Stocks posted solid gains on Wall Street Wednesday, erasing their losses from a day earlier. Big-name investor favorites like Facebook, Apple and Amazon helped pull the market higher.
The S&P 500 was up 1.7%, more than it lost on Tuesday, when the index snapped a three-day winning streak. Bond yields held steady and crude oil prices headed higher.
Technology, the only sector that’s holding on to a gain for the year, accounted for much of the market’s upward move. Communication services companies and banks also helped drive the market higher. Markets in Europe and Asia also rose.
The Dow Jones Industrial Average gained 369 points, or 1.5%, to 24,576. The Nasdaq composite, which is heavily weighted with technology stocks, rose 2.08%. Small-company stocks notched strong gains, another bullish signal. The Russell 2000 index was up 3%.
Despite Tuesday’s stumble, Wall Street is on track to recoup its losses from last week amid fresh hopes for a U.S. economic recovery in the second half of the year and optimism about a potential vaccine for COVID-19. A strong rally on Monday reversed all of the market’s losses for the month. The index is still down about 13% from its all-time high in February, however.
Investors are betting that the economy and corporate profits will begin to recover from the coronavirus pandemic as the U.S. and countries around the world slowly open up again. However, concerns remain that the relaxing of stay-at-home mandates and the reopening of businesses could lead to another surge in infections, potentially ushering in another wave of shutdowns.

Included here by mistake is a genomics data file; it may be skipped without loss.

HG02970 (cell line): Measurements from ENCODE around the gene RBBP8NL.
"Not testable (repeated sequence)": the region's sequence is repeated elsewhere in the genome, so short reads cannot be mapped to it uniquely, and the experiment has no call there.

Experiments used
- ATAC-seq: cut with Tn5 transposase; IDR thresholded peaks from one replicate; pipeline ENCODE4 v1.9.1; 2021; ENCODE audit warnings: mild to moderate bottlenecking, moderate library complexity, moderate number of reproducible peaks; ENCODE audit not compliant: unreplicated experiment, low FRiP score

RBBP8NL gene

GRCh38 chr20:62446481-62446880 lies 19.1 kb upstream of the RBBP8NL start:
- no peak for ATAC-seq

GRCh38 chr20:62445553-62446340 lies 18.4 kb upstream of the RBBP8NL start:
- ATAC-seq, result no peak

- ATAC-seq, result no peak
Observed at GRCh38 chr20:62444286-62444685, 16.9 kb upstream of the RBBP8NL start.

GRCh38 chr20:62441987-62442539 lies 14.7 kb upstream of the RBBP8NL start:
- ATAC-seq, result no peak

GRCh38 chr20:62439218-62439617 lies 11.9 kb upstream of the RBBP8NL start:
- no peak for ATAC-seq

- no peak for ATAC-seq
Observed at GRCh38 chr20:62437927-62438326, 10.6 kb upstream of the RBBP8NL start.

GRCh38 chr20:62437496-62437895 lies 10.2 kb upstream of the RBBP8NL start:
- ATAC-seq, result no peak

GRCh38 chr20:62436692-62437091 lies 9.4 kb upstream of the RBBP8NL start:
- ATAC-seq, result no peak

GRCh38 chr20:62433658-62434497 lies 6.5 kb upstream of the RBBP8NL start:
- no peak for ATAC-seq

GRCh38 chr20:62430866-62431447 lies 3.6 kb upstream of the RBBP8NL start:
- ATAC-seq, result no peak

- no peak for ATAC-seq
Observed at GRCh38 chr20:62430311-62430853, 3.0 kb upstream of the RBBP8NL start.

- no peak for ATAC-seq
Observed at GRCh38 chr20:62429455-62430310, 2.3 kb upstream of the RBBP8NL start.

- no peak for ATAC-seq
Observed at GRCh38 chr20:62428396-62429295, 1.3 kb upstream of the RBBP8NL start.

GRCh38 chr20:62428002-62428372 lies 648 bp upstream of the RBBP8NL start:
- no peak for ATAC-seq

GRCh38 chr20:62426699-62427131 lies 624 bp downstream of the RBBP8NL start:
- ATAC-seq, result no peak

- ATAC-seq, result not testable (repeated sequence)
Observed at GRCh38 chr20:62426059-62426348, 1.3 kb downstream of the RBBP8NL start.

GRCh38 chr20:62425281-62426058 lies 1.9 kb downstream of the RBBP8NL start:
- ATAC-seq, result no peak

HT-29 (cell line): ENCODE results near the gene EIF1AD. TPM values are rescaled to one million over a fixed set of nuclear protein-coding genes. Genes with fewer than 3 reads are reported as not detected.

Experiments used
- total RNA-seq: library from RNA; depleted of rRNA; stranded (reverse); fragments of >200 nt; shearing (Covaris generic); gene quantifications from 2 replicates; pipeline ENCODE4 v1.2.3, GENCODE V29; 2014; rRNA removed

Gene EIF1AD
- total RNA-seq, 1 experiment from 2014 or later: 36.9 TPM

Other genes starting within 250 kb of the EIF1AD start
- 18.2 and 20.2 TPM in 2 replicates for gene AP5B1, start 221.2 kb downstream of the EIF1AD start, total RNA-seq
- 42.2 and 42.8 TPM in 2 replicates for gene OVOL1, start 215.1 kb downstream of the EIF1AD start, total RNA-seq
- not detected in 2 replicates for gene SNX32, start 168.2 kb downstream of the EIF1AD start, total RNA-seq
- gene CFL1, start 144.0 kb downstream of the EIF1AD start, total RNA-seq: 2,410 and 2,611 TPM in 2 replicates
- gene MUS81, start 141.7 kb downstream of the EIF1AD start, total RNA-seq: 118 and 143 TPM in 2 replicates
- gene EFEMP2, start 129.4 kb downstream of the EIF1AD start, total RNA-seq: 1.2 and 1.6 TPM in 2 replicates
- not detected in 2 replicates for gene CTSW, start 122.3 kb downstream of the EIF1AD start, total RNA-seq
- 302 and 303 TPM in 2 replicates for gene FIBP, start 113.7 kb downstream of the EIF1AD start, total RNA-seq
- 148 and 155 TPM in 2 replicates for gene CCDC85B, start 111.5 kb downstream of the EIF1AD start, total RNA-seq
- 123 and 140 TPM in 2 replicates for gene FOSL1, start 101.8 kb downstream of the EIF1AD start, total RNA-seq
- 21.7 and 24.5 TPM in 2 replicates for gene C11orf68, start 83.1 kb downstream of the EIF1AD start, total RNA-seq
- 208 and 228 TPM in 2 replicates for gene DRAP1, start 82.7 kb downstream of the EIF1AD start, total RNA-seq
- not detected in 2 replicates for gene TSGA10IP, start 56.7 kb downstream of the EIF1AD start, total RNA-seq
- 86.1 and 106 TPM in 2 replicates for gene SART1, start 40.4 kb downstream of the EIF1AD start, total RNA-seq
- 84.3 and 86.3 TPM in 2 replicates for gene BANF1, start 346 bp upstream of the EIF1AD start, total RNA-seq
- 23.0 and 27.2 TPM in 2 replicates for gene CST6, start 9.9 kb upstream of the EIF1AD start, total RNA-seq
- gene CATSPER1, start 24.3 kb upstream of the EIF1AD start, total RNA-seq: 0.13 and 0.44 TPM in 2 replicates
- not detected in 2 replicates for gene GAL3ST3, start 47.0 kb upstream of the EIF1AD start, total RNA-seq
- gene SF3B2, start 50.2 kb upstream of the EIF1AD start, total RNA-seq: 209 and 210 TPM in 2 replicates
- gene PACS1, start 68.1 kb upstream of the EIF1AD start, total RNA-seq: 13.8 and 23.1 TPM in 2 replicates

The market is getting some insight into how companies are navigating the economic fallout from the coronavirus this week as several retailers report quarterly results. Lowe’s rose 0.10% Wednesday after the home improvement chain reported quarterly results that topped Wall Street’s forecasts.
Target reported strong first-quarter online sales growth as the outbreak put millions in lockdown. Its results also beat analysts’ forecasts, though the company’s shares were down 3.3%.
Royal Caribbean said it booked a $1.4 billion first-quarter loss as the cruise line operator was forced to suspend operations due the pandemic. And, its shares declined 3.4% after the company said its bookings for 2021 are within historical ranges.
The price of crude oil jumped 4.8%, its fifth straight gain.